Hi all,

Of course I'm aware of it this work probably won't give m a (bit late) YUP existence in SanFrancisco or a well paid Berkeley professorship that I like, but at least I don't really run the risk of looking like a dumb-*ss when playing the unpaid professor a bit in this territory, and hopefully cut down some Non-Giant Redwood trees that appear to create more pollution than oxygen.

First, a repeat of what I've tried to communicate a number of times, as it were to discourage the idea of taking interesting mathematical truths from (lame or interesting) digital signal processing effects in music, let's first consider the theoretical basics that defy all ignoration:

{Digital System} --> {Digital Sample stream} --> {Digital to Analog} --> {Analog signal}

, versus:

  {Analog System} --> {Analog Signal}

The main differences are on a short list:

(1) The only way in which the two analog output signals of graph (A) and (B) are going to be (almost or perfectly) the same is when somehow the digital system creates very well made samples (which *CAN* come from simply playing back accurately sampled form of some frequency limited signal), and the Digital to Analog convertor is very high quality (or to achieve actual mathematical perfection: is a perfect reconstruction type) (2) The digital system implemented as a filtering of any kind of combination of FIR/IIR tap-connections is normally not coming close to making analog-equivalent signals, by far, unless it is big, and there explicit measures being taken (extremely high sampling frequencies and vertical resolution, tuning of the DA-convertors always-present transient behavior, medium long averaging effects control (hard problem) seriously long sinc-based integral corrections (computationally intensive)). (3) Reconstructing an analog signal from samples that isn't a retarded subset of all possible signals, will require a DA convertor design which has a serious signal delay, for all known normal and industrial Audio convertors. So to prevent some very measurable (by over see-ably simple traditional measurement techniques at the level of the THD of a very moderate transistor radio) distortion, serious measures would have to be taken, like outside the scope of this list. Even making sure those distortions don't become multi-fold ugly and even a potential danger to the hearing of the customers isn't easy (and thus far never has been discussed, even though these distortions are almost incredibly ugly, and host of unrealistic monitors have been "invented" which are supposed to smooth some of this over, apparently through lack of awareness of the impossibility to approach per-sample sinc functions by any resonance or other mechanical or switching amp trick). (4) It is quite possible to create a computer simulation of an electronics circuit, like a Moog filter, even with serious accuracy, and to state the output of such simulation in the form of a sequence of equidistant digital samples with accurate vertical quantization. Even this does not preclude you from having to take equal relevant care of the above, except for point (2).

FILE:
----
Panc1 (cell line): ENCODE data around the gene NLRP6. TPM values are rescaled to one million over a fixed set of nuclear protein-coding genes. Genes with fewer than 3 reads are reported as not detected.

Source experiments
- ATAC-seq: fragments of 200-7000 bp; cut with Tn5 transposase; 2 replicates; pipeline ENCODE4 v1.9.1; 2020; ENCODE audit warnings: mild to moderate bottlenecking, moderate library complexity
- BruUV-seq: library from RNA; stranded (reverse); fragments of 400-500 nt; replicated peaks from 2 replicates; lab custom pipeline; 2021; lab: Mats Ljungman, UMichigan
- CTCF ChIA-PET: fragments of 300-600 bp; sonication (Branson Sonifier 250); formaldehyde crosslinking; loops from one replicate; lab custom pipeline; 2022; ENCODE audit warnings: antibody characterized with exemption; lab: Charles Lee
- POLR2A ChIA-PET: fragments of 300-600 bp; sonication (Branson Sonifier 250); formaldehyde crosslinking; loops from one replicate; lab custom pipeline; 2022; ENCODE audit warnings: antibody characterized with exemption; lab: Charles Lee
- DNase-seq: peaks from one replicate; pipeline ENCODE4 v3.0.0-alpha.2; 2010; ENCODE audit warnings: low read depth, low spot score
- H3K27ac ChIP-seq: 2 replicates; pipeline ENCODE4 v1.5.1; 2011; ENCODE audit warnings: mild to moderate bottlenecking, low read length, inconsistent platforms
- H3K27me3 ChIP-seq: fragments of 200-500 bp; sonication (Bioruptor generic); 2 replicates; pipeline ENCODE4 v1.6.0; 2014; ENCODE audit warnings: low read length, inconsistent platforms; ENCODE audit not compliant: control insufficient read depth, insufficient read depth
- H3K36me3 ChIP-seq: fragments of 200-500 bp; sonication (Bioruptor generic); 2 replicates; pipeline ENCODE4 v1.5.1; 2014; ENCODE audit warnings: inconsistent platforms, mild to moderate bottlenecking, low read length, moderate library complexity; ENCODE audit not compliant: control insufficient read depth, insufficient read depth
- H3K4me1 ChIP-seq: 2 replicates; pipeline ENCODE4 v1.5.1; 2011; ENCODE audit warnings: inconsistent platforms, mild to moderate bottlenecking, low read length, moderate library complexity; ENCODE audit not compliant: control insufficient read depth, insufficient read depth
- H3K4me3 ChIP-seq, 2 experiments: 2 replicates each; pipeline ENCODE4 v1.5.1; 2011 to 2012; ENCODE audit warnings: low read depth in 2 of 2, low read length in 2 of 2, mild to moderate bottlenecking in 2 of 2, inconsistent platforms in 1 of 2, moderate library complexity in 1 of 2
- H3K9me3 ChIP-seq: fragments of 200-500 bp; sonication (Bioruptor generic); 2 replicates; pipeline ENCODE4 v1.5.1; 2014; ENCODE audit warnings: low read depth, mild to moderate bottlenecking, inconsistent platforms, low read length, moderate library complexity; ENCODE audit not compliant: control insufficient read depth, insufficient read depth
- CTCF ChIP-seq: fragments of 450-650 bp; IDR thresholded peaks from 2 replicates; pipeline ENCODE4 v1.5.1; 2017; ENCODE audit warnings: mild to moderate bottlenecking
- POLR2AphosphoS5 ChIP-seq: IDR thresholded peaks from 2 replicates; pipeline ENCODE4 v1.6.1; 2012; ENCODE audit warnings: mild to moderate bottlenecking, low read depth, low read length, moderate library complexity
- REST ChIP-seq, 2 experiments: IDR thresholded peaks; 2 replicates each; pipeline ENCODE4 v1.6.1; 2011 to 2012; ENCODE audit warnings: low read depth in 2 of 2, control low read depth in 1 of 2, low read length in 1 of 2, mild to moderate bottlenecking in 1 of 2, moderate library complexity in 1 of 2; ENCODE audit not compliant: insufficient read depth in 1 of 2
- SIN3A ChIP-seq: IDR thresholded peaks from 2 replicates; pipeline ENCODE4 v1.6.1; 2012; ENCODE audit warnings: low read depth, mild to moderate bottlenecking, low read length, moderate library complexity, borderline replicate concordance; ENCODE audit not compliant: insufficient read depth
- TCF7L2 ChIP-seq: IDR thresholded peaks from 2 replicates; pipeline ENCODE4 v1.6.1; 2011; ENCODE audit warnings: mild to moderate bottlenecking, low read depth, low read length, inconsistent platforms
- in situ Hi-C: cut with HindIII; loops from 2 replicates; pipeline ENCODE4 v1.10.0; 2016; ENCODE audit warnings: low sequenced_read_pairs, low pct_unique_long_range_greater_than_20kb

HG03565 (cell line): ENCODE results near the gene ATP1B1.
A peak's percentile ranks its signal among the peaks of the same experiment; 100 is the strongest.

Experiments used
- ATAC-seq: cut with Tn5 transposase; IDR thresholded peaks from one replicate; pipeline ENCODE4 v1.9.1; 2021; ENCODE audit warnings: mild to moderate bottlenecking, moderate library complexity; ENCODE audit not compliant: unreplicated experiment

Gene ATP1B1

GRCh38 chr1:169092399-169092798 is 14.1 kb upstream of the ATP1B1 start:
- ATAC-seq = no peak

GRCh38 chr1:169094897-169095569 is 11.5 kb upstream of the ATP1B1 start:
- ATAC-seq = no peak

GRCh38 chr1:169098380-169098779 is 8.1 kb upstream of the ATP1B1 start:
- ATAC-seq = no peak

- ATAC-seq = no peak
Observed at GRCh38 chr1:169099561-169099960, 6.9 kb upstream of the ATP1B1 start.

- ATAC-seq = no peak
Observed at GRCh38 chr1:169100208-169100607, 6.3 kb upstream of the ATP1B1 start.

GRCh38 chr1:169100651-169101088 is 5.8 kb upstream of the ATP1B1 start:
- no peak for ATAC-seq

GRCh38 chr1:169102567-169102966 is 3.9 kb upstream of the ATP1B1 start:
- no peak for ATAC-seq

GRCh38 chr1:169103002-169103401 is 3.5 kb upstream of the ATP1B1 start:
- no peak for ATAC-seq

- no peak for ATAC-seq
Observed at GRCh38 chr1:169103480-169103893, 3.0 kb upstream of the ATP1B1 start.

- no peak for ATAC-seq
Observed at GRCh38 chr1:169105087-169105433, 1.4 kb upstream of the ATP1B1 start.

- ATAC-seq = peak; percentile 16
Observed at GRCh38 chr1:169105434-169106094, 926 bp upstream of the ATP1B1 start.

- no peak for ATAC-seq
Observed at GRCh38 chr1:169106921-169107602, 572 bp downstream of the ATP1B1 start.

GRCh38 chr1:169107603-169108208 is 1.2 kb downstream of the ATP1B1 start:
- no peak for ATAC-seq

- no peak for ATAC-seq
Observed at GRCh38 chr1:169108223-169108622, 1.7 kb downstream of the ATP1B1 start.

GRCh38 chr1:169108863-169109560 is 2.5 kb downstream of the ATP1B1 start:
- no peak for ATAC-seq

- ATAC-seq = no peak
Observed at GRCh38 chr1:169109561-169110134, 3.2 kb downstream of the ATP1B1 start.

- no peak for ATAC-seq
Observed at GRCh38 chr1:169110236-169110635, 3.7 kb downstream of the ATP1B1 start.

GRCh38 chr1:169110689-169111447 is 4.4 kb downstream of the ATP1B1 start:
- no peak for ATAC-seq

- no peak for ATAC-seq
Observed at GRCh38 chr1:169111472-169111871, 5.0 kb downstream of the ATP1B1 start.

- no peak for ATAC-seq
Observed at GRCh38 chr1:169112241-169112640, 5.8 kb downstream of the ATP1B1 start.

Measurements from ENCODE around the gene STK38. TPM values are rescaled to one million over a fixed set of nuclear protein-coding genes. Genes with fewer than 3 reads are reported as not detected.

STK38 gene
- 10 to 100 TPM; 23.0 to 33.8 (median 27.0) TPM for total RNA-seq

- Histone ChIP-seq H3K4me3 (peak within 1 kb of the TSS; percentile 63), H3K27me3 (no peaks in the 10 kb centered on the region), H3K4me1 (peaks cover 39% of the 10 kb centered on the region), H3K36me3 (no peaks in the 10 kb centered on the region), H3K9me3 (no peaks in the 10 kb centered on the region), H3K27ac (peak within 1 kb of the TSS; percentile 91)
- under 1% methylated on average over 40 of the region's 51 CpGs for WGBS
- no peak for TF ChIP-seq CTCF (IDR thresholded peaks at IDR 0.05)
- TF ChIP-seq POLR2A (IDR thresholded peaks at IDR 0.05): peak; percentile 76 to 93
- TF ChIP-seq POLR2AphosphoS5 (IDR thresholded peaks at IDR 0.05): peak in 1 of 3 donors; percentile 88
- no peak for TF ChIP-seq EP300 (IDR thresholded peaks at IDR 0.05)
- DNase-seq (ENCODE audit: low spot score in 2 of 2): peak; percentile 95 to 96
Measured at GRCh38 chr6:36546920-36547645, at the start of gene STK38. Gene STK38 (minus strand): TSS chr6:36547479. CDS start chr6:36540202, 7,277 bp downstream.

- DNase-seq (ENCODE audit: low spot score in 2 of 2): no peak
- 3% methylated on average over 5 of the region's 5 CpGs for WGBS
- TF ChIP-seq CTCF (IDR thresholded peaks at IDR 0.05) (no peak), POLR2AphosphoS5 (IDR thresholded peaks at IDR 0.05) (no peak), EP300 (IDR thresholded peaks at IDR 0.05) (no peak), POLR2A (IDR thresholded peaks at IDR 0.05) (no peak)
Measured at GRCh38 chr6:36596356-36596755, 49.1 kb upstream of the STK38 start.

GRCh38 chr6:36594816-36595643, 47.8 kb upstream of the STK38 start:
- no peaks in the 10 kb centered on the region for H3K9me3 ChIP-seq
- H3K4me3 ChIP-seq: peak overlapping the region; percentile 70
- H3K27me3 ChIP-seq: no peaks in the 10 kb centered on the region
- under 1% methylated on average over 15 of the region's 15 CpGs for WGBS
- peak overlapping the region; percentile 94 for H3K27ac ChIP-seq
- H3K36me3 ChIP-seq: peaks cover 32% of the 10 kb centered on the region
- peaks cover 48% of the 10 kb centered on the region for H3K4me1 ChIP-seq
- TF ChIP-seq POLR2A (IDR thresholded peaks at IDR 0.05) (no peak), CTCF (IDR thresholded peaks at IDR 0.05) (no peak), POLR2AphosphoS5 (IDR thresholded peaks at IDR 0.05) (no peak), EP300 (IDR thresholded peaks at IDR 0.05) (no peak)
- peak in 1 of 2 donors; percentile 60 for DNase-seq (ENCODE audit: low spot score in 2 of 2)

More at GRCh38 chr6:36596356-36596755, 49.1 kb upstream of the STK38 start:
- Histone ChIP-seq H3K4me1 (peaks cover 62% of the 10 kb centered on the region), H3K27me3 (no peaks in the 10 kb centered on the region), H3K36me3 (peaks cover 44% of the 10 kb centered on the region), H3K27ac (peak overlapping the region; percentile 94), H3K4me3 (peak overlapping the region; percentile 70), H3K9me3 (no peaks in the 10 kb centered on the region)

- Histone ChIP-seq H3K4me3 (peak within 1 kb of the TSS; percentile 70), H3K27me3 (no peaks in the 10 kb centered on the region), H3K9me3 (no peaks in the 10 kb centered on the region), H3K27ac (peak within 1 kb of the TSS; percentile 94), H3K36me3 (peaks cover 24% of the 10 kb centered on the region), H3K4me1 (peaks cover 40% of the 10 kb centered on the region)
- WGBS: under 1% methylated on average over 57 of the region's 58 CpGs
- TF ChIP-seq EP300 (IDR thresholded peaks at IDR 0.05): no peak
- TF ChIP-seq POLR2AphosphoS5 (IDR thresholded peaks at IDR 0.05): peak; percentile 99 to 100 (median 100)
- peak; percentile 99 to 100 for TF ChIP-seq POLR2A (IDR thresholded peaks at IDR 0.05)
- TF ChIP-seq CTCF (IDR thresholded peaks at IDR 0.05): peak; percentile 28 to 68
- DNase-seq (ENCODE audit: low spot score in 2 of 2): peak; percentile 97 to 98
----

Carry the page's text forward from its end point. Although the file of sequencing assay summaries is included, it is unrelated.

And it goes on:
There, that's a few "New" things, apparently for those not blessed with either the intelligence, means or geographical or time opportunity to follow a good EE university (or for most of this: bachelor level) Sophomore year equivalent.

Of course going a bit further in the better EE education (say second or third year of a serious education), you may want to practice yourself in creating computer models of interesting non-linear electronics circuits, and see if you computer simulations on the basis of these models and some form of circuit-to-signal strategy, be it based on the frequency domain or not, turn out to be accurate, and maybe invent some fun games with this, like a "Virtual Prophet-5" that everybody can run on their home computer for free, or things equally thrilling and educational!

I had done some (extremely low budget) preparatory work because of my much longer standing personal interests for this (like owning various synthesizers and samplers with digital filters like the TG500 in the 80s), see eg http://theover.tripod.com/so1.html and http://theover.tripod.com/switch.html , written before the year 1999.

Ir. T. Verelst

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